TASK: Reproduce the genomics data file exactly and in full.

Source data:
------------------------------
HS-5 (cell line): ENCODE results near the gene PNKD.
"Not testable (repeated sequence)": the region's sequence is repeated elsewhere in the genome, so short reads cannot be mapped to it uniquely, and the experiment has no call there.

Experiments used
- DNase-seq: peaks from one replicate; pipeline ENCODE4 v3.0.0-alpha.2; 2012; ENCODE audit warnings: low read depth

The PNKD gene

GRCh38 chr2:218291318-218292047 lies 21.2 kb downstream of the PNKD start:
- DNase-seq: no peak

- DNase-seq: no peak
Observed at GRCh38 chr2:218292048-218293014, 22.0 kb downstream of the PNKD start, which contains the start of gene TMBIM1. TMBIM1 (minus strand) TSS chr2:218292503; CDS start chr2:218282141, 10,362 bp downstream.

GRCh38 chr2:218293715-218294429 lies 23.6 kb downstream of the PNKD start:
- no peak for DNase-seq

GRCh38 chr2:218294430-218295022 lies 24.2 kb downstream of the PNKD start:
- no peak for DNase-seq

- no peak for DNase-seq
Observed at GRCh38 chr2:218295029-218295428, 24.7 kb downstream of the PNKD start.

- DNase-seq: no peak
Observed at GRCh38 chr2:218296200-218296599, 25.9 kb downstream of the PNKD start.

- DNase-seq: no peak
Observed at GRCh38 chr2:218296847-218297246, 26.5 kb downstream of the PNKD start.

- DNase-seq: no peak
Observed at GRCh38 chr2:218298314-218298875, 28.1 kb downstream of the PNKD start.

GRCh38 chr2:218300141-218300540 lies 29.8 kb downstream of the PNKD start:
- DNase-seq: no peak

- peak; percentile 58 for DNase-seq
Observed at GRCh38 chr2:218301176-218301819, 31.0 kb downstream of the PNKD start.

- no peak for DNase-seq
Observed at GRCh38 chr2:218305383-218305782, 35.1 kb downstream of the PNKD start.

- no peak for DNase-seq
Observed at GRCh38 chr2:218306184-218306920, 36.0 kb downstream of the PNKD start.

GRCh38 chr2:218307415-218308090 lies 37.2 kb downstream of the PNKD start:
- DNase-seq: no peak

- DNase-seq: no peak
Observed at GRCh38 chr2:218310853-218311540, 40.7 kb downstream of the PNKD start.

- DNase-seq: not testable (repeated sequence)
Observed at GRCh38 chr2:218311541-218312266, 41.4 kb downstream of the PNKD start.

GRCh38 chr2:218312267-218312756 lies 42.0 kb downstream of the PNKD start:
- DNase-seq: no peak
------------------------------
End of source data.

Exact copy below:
HS-5 (cell line): ENCODE results near the gene PNKD.
"Not testable (repeated sequence)": the region's sequence is repeated elsewhere in the genome, so short reads cannot be mapped to it uniquely, and the experiment has no call there.

Experiments used
- DNase-seq: peaks from one replicate; pipeline ENCODE4 v3.0.0-alpha.2; 2012; ENCODE audit warnings: low read depth

The PNKD gene

GRCh38 chr2:218291318-218292047 lies 21.2 kb downstream of the PNKD start:
- DNase-seq: no peak

- DNase-seq: no peak
Observed at GRCh38 chr2:218292048-218293014, 22.0 kb downstream of the PNKD start, which contains the start of gene TMBIM1. TMBIM1 (minus strand) TSS chr2:218292503; CDS start chr2:218282141, 10,362 bp downstream.

GRCh38 chr2:218293715-218294429 lies 23.6 kb downstream of the PNKD start:
- no peak for DNase-seq

GRCh38 chr2:218294430-218295022 lies 24.2 kb downstream of the PNKD start:
- no peak for DNase-seq

- no peak for DNase-seq
Observed at GRCh38 chr2:218295029-218295428, 24.7 kb downstream of the PNKD start.

- DNase-seq: no peak
Observed at GRCh38 chr2:218296200-218296599, 25.9 kb downstream of the PNKD start.

- DNase-seq: no peak
Observed at GRCh38 chr2:218296847-218297246, 26.5 kb downstream of the PNKD start.

- DNase-seq: no peak
Observed at GRCh38 chr2:218298314-218298875, 28.1 kb downstream of the PNKD start.

GRCh38 chr2:218300141-218300540 lies 29.8 kb downstream of the PNKD start:
- DNase-seq: no peak

- peak; percentile 58 for DNase-seq
Observed at GRCh38 chr2:218301176-218301819, 31.0 kb downstream of the PNKD start.

- no peak for DNase-seq
Observed at GRCh38 chr2:218305383-218305782, 35.1 kb downstream of the PNKD start.

- no peak for DNase-seq
Observed at GRCh38 chr2:218306184-218306920, 36.0 kb downstream of the PNKD start.

GRCh38 chr2:218307415-218308090 lies 37.2 kb downstream of the PNKD start:
- DNase-seq: no peak

- DNase-seq: no peak
Observed at GRCh38 chr2:218310853-218311540, 40.7 kb downstream of the PNKD start.

- DNase-seq: not testable (repeated sequence)
Observed at GRCh38 chr2:218311541-218312266, 41.4 kb downstream of the PNKD start.

GRCh38 chr2:218312267-218312756 lies 42.0 kb downstream of the PNKD start:
- DNase-seq: no peak